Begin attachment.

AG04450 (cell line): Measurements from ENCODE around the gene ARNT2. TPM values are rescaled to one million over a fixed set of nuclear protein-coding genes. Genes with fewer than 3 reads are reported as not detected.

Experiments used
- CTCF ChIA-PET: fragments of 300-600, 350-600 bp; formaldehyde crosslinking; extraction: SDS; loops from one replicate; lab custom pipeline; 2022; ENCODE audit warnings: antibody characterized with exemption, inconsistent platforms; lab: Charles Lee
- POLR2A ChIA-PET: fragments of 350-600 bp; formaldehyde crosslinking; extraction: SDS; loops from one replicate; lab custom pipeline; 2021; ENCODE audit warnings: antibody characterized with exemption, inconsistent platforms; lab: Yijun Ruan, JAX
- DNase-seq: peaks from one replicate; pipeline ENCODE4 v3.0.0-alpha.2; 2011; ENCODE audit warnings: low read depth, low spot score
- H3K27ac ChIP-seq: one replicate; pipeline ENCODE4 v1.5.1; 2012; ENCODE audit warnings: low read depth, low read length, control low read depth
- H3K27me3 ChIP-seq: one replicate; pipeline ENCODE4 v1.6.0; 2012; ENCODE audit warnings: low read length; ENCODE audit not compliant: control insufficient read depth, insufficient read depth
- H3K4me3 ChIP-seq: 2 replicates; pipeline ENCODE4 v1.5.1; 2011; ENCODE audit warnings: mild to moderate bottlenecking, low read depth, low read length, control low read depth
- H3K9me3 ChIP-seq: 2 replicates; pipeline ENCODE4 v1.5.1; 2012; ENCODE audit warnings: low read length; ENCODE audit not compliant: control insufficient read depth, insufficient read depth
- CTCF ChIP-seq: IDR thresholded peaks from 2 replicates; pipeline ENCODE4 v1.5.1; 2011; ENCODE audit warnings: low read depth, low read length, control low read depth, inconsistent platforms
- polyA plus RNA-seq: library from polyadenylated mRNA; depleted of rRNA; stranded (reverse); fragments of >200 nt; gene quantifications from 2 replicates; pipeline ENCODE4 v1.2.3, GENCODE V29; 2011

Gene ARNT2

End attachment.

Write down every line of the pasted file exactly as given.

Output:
AG04450 (cell line): Measurements from ENCODE around the gene ARNT2. TPM values are rescaled to one million over a fixed set of nuclear protein-coding genes. Genes with fewer than 3 reads are reported as not detected.

Experiments used
- CTCF ChIA-PET: fragments of 300-600, 350-600 bp; formaldehyde crosslinking; extraction: SDS; loops from one replicate; lab custom pipeline; 2022; ENCODE audit warnings: antibody characterized with exemption, inconsistent platforms; lab: Charles Lee
- POLR2A ChIA-PET: fragments of 350-600 bp; formaldehyde crosslinking; extraction: SDS; loops from one replicate; lab custom pipeline; 2021; ENCODE audit warnings: antibody characterized with exemption, inconsistent platforms; lab: Yijun Ruan, JAX
- DNase-seq: peaks from one replicate; pipeline ENCODE4 v3.0.0-alpha.2; 2011; ENCODE audit warnings: low read depth, low spot score
- H3K27ac ChIP-seq: one replicate; pipeline ENCODE4 v1.5.1; 2012; ENCODE audit warnings: low read depth, low read length, control low read depth
- H3K27me3 ChIP-seq: one replicate; pipeline ENCODE4 v1.6.0; 2012; ENCODE audit warnings: low read length; ENCODE audit not compliant: control insufficient read depth, insufficient read depth
- H3K4me3 ChIP-seq: 2 replicates; pipeline ENCODE4 v1.5.1; 2011; ENCODE audit warnings: mild to moderate bottlenecking, low read depth, low read length, control low read depth
- H3K9me3 ChIP-seq: 2 replicates; pipeline ENCODE4 v1.5.1; 2012; ENCODE audit warnings: low read length; ENCODE audit not compliant: control insufficient read depth, insufficient read depth
- CTCF ChIP-seq: IDR thresholded peaks from 2 replicates; pipeline ENCODE4 v1.5.1; 2011; ENCODE audit warnings: low read depth, low read length, control low read depth, inconsistent platforms
- polyA plus RNA-seq: library from polyadenylated mRNA; depleted of rRNA; stranded (reverse); fragments of >200 nt; gene quantifications from 2 replicates; pipeline ENCODE4 v1.2.3, GENCODE V29; 2011

Gene ARNT2